Your mouth harbors millions of germs, and when you brush your teeth, the toothbrush can become contaminated with bacteria, saliva, oral debris and blood (if your gums bleed). You should rinse your toothbrush thoroughly with water after brushing, but that might not remove everything. Still, using mouthwash or disinfectant solutions really isn’t necessary. It could end up exposing you to more, not less, toothbrush contamination, particularly if you reuse the solution. And you can damage your toothbrush if you try to disinfect it with heat in the microwave or dishwasher.
Frankly, I wouldn’t worry about toothbrush contamination. I’ve seen no research suggesting that brushing with a potentially contaminated toothbrush leads to infections of the mouth or any other adverse effects on health. Just rinse the brush carefully after use and let it dry in an upright position. If you keep your brush in the same holder as others in your family, make sure the brushes don’t touch each other. And don’t share toothbrushes. Keep your toothbrush in a location away from the toilet and never store your toothbrush in a closed container – bacteria are more likely to multiply in a warm, humid, closed environment.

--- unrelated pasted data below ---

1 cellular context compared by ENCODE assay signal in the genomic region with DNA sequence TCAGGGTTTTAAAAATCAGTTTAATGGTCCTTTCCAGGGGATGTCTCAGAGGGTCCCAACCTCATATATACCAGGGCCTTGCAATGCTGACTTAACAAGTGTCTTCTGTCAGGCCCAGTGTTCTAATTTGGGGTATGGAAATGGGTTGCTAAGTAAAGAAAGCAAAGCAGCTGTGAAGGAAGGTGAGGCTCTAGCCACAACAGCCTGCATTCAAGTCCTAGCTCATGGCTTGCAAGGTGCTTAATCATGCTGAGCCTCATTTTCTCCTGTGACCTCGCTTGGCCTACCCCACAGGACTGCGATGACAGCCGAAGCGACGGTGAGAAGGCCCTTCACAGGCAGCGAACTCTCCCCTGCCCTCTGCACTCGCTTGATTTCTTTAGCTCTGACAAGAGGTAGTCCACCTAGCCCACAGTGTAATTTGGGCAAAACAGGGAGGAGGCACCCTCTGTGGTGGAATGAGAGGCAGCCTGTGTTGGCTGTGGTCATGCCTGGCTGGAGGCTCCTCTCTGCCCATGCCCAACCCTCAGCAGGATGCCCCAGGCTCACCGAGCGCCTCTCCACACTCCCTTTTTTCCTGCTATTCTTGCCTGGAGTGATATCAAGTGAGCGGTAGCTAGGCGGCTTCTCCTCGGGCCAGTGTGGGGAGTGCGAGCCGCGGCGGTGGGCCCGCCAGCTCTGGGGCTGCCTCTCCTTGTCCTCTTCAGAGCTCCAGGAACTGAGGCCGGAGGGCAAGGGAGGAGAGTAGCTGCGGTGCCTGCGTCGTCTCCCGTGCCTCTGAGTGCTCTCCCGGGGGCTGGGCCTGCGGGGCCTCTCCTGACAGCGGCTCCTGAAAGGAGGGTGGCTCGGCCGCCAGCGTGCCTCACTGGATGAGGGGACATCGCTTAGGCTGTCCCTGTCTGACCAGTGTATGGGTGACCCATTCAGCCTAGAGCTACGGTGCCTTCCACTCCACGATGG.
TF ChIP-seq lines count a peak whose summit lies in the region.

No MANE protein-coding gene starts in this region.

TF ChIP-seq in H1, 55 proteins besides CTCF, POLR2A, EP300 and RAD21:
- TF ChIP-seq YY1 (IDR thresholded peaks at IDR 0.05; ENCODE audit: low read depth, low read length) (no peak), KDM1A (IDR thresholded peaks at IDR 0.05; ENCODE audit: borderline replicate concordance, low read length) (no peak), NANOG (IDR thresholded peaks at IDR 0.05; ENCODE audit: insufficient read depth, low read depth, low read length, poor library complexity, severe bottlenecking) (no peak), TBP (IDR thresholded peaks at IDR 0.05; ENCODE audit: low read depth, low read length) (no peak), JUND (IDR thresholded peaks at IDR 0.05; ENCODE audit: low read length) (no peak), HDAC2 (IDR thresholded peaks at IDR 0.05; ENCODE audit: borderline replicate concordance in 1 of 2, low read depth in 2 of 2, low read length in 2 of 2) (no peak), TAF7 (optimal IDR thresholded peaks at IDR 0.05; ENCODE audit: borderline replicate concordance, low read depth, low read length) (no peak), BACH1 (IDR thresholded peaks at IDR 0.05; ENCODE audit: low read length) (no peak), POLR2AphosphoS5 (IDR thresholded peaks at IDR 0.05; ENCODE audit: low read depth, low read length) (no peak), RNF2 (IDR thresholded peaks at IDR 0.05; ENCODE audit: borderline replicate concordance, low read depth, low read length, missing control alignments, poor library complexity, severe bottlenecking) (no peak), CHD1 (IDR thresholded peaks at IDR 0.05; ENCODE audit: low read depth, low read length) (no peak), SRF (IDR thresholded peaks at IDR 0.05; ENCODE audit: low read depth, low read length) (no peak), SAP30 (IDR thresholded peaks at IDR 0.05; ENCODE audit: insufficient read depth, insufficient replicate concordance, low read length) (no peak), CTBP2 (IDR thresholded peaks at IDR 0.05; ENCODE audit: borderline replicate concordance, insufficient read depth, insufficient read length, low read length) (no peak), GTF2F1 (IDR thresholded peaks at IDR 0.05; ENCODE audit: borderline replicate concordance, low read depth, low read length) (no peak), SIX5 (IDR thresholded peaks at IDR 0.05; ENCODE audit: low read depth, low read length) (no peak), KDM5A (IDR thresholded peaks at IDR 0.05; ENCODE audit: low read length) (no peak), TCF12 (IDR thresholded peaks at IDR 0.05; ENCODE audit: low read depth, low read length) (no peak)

According to the American Dental Association, it’s best to replace your toothbrush every three to four months, even sooner if you notice that it looks worn. If the bristles are splayed or bent out of shape, the brush won’t work as well as it should.
Incidentally, the plain, old-fashioned toothbrush works as well for cleaning your teeth (if you brush regularly) as the power toothbrushes that are now so popular. Ultrasound toothbrushes with timers can help with plaque build up, but their main advantage is that you keep brushing as long as the head vibrates, which is probably longer than you would use a standard toothbrush. Brush twice a day, be sure to floss once a day and see your dentist for regular check-ups and professional cleaning.
Andrew Weil, M.D.